The UK private equity industry proved unable to escape the gloom experienced almost universally in 2002, according to the latest figures released by the British Venture Capital Association.
Fundraising conditions in particular have been tough for private equity firms with the annual value raised plummeting to £7.8bn last year, down 43 per cent from an all time high of £13.6bn in 2001.
Worldwide investment by UK private equity firms fell 11 per cent in 2002 to £5.5bn from £6.2bn the previous year. The average financing across all stages fell slightly to £3.7m from £3.9m.
Investment in the UK decreased by just six per cent from £4.8bn in 2001 to £4.5bn last year with the domestic market now representing 82 per cent of the total amount invested, up from 77 per cent in 2001. I
By contrast, investment abroad fell by a substantial 30 per cent to £986m and UK investment in the US fell by a massive 73 per cent to £54m. Investment in continental Europe fell 25 per cent to £899m.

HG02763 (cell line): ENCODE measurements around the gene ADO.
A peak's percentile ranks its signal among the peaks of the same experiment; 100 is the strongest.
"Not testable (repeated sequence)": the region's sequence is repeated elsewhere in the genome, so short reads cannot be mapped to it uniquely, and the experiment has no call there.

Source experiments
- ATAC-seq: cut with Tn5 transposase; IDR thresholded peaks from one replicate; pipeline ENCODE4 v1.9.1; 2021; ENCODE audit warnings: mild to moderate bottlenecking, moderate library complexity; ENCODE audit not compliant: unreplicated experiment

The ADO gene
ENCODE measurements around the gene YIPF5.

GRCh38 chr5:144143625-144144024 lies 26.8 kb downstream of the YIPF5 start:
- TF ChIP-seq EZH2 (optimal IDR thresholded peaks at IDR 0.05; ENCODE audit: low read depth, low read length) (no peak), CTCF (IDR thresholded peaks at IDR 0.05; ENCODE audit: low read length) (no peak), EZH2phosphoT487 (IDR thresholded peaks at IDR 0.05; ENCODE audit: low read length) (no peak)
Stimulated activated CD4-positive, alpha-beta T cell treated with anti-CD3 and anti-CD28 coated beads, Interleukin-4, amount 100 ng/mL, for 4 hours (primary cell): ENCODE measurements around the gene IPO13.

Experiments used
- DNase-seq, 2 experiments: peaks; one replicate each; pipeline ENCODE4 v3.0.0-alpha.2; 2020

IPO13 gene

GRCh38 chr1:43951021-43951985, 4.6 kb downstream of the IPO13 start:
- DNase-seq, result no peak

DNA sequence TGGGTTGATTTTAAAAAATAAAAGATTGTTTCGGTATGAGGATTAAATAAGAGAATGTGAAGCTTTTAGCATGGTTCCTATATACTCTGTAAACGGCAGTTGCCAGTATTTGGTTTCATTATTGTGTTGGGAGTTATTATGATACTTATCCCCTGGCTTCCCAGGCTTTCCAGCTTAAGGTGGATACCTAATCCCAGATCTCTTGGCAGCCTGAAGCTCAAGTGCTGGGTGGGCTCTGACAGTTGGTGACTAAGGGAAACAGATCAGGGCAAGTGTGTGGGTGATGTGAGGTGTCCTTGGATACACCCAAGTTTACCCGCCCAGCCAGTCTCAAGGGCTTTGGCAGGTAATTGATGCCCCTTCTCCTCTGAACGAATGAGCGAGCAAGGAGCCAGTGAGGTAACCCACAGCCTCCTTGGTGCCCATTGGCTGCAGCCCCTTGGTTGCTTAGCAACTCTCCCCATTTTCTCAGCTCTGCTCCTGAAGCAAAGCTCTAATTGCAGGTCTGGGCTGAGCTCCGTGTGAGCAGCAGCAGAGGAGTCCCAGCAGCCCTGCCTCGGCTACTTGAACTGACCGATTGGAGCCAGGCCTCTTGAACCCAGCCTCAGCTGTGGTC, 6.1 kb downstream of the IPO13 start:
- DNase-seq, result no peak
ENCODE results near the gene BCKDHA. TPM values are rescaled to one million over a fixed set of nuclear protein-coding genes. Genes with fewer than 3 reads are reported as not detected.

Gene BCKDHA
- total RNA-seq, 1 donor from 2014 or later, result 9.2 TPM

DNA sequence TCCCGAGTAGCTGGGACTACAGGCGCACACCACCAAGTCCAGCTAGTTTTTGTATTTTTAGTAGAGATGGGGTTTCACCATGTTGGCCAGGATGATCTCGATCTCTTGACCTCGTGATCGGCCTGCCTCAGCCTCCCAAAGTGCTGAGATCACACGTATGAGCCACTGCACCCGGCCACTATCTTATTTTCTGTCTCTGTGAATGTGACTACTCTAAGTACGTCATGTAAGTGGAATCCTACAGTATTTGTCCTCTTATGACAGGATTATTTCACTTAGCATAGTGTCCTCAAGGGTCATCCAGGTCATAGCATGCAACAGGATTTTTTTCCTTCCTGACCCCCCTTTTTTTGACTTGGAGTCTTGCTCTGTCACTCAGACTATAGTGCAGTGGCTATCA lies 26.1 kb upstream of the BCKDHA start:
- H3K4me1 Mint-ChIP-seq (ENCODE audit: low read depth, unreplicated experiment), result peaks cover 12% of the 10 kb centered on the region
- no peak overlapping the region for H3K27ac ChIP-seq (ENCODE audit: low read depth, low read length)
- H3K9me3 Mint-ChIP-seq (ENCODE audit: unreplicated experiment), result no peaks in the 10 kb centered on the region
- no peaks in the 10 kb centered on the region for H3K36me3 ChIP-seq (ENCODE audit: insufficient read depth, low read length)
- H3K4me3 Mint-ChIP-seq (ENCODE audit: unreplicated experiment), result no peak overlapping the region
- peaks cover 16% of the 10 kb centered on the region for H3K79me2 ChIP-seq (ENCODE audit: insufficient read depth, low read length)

The number of companies financed at the start-up stage dropped 13 per cent to165 from 190 in 2001, and the value of investment in early-stage companies fell 14 per cent to £196m from £227m. Expansion stage investment fell by 17 per cent.
Management buy-outs presented a solitary ray of hope with a six per cent increase in investment, from £2.5bn in 2001 to £27bn last year. This gives an average MBO financing of £17.7m, compared to £12.5m in 2001.
A lack of viable exit opportunities continued to present problems for private equity firms with the number of realisations falling by 24 per cent. Write-offs were the most common form of exit accounting for 28 per cent of divestments, followed by trade sales at 22 per cent.
Tough times continue in 2003 as a number of UK-based mega-funds have been forced to cut fundraising targets. Charterhouse Development Capital, Doughty Hanson and Terra Firma have all scaled back fund targets in the last month. There are fragile but as yet unconfirmed signs that investment activity in some areas is gathering pace. Exit opportunities, however, still look dismally thin.
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